On July 30, David Dimond shared a podcast on the “People’s Pharmacy” with Dr. Steven Nissen, in which they discussed research on diet, heart disease, cholesterol and statins. There has been a firestorm of controversy in response to his remarks on the program, including accusations by Dr. Navar in an op-ed and by Dr. Wachter at the podcast website that he made “dangerous claims about cholesterol and heart disease” and that the “misinformation” he conveyed to patients “will increase their chances of having a heart attack or stroke”. Here is his amazing rebuttal to those claims.
Georgia Ede, MD
If you don’t know, you’re not alone. This is perhaps the single most important question any of us can ask about our physical and mental health—yet most patients, and even many doctors, don’t know how to answer it.
McMaster Optimal Aging Team
The many positive health impacts of vitamin D have dominated the supplement world in recent years. Similarly, the growing worldwide epidemic of type 2 diabetes has also been in the spotlight – with an estimated 400 million people affected currently, and this number expected to be 642 million by 2040. As type 2 diabetes rates continue to soar, there is an urgent need to find effective ways to tackle this disease. Vitamin D supplementation has emerged as a possible solution. But how effective is it really?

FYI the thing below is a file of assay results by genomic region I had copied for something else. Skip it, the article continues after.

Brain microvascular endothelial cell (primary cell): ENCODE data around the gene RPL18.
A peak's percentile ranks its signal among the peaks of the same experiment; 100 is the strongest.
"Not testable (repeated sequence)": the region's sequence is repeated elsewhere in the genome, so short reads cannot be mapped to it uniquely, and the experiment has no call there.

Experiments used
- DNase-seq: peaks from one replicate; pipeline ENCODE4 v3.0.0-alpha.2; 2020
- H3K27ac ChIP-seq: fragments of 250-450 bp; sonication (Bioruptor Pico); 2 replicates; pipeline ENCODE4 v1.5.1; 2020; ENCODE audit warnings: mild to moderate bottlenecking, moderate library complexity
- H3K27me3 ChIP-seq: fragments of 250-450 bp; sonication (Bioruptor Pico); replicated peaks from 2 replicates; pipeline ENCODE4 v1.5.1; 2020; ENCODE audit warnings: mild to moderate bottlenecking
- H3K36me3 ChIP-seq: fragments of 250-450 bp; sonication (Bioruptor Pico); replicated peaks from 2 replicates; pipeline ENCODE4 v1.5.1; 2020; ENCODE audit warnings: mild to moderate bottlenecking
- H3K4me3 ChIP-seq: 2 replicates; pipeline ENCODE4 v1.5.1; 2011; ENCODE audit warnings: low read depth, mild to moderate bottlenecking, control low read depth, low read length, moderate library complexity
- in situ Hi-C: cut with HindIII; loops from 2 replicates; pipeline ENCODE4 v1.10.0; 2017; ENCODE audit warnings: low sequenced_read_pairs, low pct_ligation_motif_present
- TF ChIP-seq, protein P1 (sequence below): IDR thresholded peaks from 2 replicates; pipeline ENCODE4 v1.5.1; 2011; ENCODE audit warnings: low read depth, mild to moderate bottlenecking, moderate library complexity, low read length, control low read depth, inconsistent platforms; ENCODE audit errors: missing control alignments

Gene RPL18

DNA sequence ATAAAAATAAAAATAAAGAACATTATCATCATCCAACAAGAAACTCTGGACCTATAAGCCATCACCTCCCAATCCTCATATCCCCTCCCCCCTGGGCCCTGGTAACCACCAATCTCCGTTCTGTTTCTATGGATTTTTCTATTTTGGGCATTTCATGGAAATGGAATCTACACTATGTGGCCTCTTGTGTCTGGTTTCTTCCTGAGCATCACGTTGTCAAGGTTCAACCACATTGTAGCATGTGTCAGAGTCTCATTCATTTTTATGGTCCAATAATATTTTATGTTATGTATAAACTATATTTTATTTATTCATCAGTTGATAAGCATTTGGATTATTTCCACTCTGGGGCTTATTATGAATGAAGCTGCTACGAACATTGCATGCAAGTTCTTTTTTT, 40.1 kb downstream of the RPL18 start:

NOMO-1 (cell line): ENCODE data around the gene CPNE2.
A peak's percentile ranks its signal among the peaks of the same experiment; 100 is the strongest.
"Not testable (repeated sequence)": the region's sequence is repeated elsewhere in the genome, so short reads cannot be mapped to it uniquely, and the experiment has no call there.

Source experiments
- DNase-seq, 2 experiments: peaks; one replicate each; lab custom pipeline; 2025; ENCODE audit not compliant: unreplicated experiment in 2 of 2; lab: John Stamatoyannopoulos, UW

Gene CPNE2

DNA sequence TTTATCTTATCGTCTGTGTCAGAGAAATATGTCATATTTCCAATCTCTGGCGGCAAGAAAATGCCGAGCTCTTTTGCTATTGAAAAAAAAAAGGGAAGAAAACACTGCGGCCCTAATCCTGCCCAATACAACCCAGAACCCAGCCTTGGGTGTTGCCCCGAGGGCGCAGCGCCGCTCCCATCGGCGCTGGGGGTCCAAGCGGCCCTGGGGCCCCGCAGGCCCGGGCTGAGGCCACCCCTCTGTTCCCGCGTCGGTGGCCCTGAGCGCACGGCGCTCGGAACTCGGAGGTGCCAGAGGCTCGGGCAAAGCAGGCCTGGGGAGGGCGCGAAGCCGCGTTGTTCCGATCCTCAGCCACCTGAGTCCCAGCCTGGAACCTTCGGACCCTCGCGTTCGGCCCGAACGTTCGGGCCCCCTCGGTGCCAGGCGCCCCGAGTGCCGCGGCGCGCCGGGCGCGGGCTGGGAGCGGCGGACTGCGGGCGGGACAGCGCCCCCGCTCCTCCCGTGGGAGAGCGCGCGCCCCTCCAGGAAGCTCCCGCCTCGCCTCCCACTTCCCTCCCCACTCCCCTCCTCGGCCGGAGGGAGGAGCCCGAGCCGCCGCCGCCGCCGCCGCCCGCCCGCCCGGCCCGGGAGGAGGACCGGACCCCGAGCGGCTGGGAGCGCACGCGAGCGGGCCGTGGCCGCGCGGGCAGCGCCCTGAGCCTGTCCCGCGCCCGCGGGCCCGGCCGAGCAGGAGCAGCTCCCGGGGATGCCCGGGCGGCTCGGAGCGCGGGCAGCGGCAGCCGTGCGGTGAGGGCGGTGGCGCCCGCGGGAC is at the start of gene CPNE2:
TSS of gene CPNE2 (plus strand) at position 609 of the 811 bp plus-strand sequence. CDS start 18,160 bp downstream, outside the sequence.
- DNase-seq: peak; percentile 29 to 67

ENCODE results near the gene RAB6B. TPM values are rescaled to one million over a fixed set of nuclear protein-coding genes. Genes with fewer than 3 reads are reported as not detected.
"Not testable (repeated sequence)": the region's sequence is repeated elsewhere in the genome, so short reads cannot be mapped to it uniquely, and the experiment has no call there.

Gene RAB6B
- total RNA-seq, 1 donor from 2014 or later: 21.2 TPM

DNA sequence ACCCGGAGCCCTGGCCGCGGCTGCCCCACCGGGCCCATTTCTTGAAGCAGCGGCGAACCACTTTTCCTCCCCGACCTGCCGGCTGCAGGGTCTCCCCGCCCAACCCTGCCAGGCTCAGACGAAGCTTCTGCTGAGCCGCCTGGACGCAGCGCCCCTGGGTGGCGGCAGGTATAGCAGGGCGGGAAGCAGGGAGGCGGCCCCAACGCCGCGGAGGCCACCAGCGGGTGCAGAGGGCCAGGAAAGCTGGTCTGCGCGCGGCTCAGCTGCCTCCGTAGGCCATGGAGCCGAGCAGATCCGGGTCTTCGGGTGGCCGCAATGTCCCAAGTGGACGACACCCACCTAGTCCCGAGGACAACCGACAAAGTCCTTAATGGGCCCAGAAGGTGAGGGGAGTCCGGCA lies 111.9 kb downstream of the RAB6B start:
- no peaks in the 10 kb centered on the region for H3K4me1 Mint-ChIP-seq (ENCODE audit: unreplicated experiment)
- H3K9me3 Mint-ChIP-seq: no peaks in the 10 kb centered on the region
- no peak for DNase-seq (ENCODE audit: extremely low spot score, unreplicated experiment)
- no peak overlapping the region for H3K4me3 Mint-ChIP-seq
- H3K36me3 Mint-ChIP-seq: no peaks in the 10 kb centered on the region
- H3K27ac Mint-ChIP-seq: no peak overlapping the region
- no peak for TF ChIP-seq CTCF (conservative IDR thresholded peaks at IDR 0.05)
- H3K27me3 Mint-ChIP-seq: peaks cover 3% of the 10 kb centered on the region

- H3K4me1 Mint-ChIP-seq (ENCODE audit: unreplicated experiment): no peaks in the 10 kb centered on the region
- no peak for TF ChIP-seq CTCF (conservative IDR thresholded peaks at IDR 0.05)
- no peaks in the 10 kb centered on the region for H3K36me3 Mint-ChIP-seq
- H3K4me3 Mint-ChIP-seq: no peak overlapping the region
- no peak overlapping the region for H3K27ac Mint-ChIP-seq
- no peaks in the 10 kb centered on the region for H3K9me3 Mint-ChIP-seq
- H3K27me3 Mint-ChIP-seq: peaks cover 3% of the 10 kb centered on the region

Paul Clayton; and Judith Rowbotham
Analysis of the mid-Victorian period in the U.K. reveals that life expectancy at age 5 was as good or better than exists today, and the incidence of degenerative disease was 10% of ours. Their levels of physical activity and hence calorific intakes were approximately twice ours. They had relatively little access to alcohol and tobacco; and due to their correspondingly high intake of fruits, whole grains, oily fish and vegetables, they consumed levels of micro- and phytonutrients at approximately ten times the levels considered normal today. This paper relates the nutritional status of the mid-Victorians to their freedom from degenerative disease; and extrapolates recommendations for the cost-effective improvement of public health today.
Maryanne Demasi; Robert H Lustig; Aseem Malhotra
Emerging evidence shows that insulin resistance is the most important predictor of cardiovascular disease and type 2 diabetes.
New York Times (Anahad O’Connor)
The standard approach for people with Type 1 diabetes is to match carb intake with insulin. But the argument for restricting carbs is that it keeps blood sugar more stable and requires less insulin, resulting in fewer highs and lows. The approach has not been widely studied or embraced for Type 1 diabetes, but some patients swear by it.